You may not know but organised racing within the confines of Monaco began in 1929 when Anthony Noghes, son of a wealthy cigarette baron, proposed a grand prix through the streets of Monte Carlo. On 14 April, the inaugural Monaco Grand Prix was held and it was won by William Grover-Williams in a Bugatti. In the 74th Monaco Grand Prix that will take place on 29 May, the same basic layout crafted by Noghes will challenge today’s Formula One drivers.

And challenge is the key word, for there is no more challenging venue than Monaco. The 78-lap race around the 3.340-km (2.075-mile), 19-turn street circuit features many elevation changes and the tightest corners on the series’ 21-race calendar. It also lays claim to having the only tunnel in Formula One which forces drivers to adjust their eyes from glaring sun to shade every lap.

Monaco is the shortest circuit in Formula One and it’s home to the sport’s slowest corner – the hairpin turn six – which drivers navigate at a pedestrian 50 kph (31 mph) while in maximum steering lock. It’s why three-time Formula One champion Nelson Piquet said racing at Monaco was “like trying to cycle around your living room”.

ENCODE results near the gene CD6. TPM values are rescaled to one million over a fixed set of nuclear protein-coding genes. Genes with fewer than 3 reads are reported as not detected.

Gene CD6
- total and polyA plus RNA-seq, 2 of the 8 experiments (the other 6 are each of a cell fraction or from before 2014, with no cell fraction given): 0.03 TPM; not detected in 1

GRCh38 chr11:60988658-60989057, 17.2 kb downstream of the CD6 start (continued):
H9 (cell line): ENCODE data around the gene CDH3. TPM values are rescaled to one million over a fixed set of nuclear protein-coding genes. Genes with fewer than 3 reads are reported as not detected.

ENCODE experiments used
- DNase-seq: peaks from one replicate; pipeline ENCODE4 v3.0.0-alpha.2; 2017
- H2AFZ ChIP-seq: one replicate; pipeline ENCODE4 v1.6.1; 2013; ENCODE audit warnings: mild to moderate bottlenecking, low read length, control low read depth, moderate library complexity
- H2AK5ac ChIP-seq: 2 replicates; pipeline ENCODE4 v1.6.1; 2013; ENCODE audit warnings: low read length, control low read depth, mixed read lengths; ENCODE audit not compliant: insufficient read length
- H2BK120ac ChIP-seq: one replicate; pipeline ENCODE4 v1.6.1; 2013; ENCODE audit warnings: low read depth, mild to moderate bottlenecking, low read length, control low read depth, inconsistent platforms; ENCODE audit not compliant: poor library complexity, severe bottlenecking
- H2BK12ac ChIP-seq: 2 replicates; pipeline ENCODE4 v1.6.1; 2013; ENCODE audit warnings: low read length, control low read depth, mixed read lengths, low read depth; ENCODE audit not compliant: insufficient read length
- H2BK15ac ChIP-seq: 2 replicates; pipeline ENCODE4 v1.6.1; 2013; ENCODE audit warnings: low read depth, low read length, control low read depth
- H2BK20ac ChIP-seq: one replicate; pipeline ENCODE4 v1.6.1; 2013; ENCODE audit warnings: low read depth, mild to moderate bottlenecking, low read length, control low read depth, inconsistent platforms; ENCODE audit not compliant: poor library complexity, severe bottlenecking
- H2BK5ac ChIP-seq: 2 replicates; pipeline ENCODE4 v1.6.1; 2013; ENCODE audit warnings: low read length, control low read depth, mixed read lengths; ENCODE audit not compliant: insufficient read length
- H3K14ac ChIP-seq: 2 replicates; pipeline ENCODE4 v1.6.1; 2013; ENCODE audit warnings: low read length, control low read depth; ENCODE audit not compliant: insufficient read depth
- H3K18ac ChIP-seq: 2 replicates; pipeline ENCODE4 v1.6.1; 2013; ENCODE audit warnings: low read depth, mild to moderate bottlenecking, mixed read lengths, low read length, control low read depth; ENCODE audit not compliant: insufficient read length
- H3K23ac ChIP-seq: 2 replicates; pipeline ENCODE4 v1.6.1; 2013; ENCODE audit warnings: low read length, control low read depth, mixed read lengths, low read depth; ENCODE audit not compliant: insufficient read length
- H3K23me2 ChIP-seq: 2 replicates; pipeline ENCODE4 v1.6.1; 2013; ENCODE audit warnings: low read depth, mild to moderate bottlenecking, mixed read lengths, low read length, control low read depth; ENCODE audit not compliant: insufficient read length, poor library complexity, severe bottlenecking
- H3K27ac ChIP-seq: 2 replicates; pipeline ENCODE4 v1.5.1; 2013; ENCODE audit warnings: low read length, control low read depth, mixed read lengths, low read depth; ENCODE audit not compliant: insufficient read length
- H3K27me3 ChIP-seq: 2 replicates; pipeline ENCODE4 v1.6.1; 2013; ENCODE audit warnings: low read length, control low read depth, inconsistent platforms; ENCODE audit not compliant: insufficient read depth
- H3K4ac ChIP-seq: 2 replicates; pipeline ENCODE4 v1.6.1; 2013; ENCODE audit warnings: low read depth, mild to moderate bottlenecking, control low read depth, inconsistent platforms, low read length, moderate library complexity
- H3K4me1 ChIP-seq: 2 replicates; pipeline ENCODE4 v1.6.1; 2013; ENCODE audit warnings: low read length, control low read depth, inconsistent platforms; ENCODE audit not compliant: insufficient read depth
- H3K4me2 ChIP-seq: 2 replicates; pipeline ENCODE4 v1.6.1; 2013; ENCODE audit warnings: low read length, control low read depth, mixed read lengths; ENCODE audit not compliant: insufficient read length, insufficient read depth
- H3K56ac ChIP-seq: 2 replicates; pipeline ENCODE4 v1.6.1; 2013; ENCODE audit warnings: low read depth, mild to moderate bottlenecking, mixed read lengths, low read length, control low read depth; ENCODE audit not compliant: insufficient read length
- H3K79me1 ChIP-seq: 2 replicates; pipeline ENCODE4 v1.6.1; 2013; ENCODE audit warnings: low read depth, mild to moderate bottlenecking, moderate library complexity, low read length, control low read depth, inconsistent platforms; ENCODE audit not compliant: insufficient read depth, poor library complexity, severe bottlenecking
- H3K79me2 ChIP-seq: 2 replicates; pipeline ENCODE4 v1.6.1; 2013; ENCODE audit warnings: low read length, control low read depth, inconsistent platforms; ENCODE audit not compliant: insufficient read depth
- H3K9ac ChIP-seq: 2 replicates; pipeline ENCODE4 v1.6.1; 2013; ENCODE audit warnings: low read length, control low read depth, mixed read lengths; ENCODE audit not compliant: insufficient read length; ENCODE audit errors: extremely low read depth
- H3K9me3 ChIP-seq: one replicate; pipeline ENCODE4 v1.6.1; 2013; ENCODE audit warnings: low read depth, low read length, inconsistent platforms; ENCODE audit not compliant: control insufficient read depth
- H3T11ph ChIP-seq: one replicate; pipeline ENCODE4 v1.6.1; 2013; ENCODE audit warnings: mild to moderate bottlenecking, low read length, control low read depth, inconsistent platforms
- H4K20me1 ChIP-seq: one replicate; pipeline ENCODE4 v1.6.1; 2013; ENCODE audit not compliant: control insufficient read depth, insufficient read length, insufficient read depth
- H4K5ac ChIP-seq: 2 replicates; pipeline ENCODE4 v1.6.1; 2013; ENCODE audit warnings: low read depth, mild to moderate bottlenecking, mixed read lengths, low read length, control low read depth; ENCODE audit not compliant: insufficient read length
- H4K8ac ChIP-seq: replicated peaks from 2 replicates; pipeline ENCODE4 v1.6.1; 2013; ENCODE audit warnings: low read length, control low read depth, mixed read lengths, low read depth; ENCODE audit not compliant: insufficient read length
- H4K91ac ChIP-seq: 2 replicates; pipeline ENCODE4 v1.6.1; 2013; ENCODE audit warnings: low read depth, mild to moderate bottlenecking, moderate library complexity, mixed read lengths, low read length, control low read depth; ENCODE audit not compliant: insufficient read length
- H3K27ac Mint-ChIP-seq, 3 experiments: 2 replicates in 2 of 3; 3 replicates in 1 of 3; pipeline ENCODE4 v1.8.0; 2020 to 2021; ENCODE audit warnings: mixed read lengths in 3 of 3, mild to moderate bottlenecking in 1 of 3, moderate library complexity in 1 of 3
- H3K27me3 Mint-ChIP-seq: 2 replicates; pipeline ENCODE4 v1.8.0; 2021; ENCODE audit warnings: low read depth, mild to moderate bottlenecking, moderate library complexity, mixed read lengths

Despite being the shortest track, Monaco is the longest Formula One race in terms of time and, if hampered by wet weather, it will certainly go to its full, two-hour time limit. As result, the glitz and glamour of Monaco is juxtaposed by the gumption it takes to navigate a street circuit that is nearly 90 years old and lined with menacing Armco barrier.

Haas F1’s Romain Grosjean describes a typical lap:

“So you start on the straight, where it’s very bumpy hitting the brakes into turn one at Sainte Devote. It’s easy to make a mistake here, but then you need to make a good exit for the run up to Casino Corner. Up the hill, blind corner, braking just after the bump, fourth gear, and then third gear for the next one. Going down then you want to avoid the bus stop, which is bumpy, then you head to turn five. There’s always a bit of front-locking, the front inside wheel is in the air. Then the hairpin is a very slow-speed corner. You turn the steering wheel with one hand.

“After that it’s the two Portier corners. The second one is important because it brings you to the tunnel which is a straight line on the track. The tunnel is flat out before you have to brake big for the chicane, where there’s another bump. Then you have Tabac which is quite a high-speed corner, followed by the swimming pool complex, also very high speed. The braking for La Rascasse is tricky, again easy to front-lock. Then there’s a tricky exit for the last corner – it’s not so easy as it’s up a small crest. When you then go down, you can get wheel-spin, and then you’re back on the start-finish straight.”